Disaster Resilience and People with Functional Needs
ABSTRACT Hurricanes and other disasters can have devastating effects on people who depend on home nursing, personal care attendants, or electric medical technologies. Some key policies can help to strengthen our infrastructure to increase community resilience during disasters.
American Journal of Kidney Diseases 06/2013; 61(6):865-868. DOI:10.1053/j.ajkd.2013.03.017 · 5.76 Impact Factor
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ABSTRACT: Background Extreme events (e.g. flooding) threaten critical infrastructure including power supplies. Many interlinked systems in the modern world depend on a reliable power supply to function effectively. The health sector is no exception, but the impact of power outages on health is poorly understood. Greater understanding is essential so that adverse health impacts can be prevented and/or mitigated. Methods We searched Medline, CINAHL and Scopus for papers about the health impacts of power outages during extreme events published in 2011-2012. A thematic analysis was undertaken on the extracted information. The Public Health England Extreme Events Bulletins between 01/01/2013 - 31/03/2013 were used to identify extreme events that led to power outages during this three-month period. Results We identified 20 relevant articles. Power outages were found to impact health at many levels within diverse settings. Recurrent themes included the difficulties of accessing healthcare, maintaining frontline services and the challenges of community healthcare. We identified 52 power outages in 19 countries that were the direct consequence of extreme events during the first three months of 2013. Conclusions To our knowledge, this is the first review of the health impacts of power outages. We found the current evidence and knowledge base to be poor. With scientific consensus predicting an increase in the frequency and magnitude of extreme events due to climate change, the gaps in knowledge need to be addressed in order to mitigate the impact of power outages on global health.01/2014; 6. DOI:10.1371/currents.dis.04eb1dc5e73dd1377e05a10e9edde673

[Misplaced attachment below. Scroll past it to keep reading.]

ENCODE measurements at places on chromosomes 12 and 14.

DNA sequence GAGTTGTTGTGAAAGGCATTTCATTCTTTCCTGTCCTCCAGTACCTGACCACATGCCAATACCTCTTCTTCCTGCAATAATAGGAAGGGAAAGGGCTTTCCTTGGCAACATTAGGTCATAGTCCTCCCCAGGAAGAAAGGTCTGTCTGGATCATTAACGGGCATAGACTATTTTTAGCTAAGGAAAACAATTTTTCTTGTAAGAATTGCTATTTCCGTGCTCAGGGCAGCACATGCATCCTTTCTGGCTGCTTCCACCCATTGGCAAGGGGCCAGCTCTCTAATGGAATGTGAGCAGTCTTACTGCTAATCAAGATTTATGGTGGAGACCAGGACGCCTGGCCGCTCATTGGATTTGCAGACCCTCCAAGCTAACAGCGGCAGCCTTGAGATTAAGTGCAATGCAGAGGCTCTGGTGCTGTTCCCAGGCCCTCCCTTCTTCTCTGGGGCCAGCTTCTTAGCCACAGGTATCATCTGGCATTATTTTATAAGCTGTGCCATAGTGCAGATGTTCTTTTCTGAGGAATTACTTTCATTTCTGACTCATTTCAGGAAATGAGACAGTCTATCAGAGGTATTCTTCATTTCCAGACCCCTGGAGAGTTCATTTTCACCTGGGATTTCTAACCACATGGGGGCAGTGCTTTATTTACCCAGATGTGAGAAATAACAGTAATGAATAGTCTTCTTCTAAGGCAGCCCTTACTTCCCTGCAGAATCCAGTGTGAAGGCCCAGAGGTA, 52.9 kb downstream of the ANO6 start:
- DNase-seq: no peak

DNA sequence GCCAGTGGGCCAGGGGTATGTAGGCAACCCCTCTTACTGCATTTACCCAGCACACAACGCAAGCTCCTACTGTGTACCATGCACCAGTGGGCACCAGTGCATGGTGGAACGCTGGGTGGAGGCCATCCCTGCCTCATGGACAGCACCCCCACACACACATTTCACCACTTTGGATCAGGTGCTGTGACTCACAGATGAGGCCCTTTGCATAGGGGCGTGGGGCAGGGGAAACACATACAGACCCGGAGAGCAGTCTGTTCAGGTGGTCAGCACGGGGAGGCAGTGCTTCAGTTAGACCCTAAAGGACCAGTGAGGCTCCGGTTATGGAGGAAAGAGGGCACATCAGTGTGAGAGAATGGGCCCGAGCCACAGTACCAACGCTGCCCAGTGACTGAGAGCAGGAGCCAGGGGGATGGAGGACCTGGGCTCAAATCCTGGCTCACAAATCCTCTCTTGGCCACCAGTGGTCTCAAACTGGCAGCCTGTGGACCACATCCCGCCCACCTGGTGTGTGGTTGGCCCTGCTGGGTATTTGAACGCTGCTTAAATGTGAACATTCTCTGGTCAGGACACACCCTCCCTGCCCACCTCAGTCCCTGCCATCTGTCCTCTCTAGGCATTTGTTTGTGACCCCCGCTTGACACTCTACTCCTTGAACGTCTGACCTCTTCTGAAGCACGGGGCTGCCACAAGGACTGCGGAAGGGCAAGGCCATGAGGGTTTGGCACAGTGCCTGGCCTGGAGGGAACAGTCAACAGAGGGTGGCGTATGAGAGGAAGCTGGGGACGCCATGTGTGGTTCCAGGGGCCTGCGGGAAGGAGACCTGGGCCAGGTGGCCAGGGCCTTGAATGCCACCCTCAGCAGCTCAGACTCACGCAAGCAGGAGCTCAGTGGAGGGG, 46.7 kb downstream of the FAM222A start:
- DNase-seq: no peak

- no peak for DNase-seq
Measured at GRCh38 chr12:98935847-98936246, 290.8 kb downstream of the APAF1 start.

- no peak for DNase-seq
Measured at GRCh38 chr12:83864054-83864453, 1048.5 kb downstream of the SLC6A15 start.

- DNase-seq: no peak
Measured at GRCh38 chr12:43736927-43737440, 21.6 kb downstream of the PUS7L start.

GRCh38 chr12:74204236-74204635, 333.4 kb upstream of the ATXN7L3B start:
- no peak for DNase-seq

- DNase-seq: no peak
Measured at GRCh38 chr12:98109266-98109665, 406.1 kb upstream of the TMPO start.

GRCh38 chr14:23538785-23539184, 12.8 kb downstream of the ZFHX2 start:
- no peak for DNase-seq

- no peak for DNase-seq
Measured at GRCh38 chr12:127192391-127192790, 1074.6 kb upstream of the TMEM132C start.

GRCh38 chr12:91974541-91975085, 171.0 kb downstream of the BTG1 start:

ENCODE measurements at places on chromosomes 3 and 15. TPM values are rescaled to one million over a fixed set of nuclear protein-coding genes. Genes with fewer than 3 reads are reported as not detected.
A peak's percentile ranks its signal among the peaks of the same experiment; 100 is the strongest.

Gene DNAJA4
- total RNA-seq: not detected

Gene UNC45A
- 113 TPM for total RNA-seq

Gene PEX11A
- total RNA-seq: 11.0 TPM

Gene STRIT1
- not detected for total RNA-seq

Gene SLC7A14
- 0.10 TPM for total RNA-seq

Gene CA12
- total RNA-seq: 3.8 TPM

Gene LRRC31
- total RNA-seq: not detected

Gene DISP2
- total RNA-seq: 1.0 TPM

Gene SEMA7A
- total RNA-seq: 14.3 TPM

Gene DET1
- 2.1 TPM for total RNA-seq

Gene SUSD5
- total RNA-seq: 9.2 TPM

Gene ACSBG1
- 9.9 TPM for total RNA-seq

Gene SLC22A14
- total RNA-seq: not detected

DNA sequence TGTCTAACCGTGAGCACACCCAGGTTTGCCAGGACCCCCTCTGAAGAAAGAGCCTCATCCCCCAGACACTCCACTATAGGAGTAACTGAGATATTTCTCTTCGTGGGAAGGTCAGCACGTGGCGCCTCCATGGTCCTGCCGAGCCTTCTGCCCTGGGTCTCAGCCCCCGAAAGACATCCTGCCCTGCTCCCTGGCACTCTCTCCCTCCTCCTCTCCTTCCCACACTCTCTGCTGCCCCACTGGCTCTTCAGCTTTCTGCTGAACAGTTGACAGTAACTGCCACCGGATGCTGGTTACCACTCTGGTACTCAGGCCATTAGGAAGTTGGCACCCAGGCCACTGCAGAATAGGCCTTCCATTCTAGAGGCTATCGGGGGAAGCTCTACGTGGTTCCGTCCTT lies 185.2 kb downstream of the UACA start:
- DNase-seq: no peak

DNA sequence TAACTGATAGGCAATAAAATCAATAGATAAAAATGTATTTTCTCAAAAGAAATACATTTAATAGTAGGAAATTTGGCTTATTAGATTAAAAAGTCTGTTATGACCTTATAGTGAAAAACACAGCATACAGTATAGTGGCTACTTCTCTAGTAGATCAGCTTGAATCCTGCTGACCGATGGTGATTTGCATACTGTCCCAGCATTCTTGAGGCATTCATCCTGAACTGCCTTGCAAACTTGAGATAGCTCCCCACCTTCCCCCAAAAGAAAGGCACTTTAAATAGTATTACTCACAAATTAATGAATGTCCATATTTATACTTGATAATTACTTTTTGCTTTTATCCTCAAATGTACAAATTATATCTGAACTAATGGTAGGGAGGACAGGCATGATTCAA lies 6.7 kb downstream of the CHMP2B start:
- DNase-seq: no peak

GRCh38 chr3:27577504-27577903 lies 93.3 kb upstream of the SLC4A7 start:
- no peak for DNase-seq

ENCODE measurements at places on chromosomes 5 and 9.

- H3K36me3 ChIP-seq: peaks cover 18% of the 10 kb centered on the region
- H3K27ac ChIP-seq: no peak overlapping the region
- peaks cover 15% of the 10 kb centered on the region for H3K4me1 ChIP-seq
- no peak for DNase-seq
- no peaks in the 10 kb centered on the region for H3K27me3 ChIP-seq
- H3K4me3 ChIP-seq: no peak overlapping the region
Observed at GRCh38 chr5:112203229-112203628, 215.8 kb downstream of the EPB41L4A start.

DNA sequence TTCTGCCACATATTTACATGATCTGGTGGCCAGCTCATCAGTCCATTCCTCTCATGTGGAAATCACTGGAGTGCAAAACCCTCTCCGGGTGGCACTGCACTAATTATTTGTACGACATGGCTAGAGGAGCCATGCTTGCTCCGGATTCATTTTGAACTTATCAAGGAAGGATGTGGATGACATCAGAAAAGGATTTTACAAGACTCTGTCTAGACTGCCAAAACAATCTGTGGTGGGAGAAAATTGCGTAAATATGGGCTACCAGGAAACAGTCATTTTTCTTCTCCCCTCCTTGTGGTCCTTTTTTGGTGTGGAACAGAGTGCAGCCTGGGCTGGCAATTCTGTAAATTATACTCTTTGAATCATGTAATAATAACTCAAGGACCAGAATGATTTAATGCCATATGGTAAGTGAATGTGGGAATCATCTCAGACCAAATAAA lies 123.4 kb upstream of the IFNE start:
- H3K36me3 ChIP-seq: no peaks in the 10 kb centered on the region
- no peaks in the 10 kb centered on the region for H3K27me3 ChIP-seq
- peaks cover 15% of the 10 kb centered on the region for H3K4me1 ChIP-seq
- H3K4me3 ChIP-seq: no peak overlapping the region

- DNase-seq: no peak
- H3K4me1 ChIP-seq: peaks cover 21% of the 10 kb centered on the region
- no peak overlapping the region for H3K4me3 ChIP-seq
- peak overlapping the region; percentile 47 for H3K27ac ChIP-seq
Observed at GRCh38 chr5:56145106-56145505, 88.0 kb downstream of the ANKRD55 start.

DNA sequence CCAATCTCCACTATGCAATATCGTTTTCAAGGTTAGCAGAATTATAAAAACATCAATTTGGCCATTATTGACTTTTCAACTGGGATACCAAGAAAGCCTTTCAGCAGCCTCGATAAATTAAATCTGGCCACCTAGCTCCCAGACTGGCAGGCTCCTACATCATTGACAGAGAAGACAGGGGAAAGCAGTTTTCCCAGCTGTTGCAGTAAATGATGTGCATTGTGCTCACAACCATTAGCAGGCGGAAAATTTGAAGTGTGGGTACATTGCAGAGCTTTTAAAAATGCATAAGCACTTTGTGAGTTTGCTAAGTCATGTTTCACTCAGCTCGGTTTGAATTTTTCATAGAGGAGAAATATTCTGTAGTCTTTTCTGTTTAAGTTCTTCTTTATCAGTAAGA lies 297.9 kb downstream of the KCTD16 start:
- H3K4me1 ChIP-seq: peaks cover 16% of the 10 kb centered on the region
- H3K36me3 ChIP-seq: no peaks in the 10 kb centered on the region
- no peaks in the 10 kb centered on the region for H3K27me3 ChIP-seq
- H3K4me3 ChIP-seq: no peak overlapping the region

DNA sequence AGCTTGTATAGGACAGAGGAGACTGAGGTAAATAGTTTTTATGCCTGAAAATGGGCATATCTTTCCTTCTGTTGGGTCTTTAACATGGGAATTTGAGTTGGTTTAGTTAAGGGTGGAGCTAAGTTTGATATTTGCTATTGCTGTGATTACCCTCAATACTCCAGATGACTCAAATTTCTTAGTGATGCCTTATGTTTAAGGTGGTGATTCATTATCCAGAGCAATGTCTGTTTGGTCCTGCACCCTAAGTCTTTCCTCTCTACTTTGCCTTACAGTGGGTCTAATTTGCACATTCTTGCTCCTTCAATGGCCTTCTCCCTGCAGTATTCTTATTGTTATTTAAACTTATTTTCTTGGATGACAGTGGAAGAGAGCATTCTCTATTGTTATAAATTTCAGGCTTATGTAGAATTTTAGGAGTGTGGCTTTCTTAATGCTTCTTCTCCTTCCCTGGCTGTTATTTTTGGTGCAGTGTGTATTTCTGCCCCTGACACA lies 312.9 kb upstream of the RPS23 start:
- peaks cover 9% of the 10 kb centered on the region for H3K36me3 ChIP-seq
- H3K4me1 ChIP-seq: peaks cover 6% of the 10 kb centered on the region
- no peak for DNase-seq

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ABSTRACT: During a disaster or prolonged power outage, individuals who use electricity-dependent medical equipment are often unable to operate it and seek care in acute care settings or local shelters. Public health officials often report that they do not have proactive and systematic ways to rapidly identify and assist these individuals. In June 2013, we piloted a first-in-the-nation emergency preparedness drill in which we used Medicare claims data to identify individuals with electricity-dependent durable medical equipment during a disaster and securely disclosed it to a local health department. We found that Medicare claims data were 93% accurate in identifying individuals using a home oxygen concentrator or ventilator. The drill findings suggest that claims data can be useful in improving preparedness and response for electricity-dependent populations. (Am J Public Health. Published online ahead of print May 15, 2014: e1-e5. doi:10.2105/AJPH.2014.302009).American Journal of Public Health 05/2014; 104(7). DOI:10.2105/AJPH.2014.302009 · 4.23 Impact Factor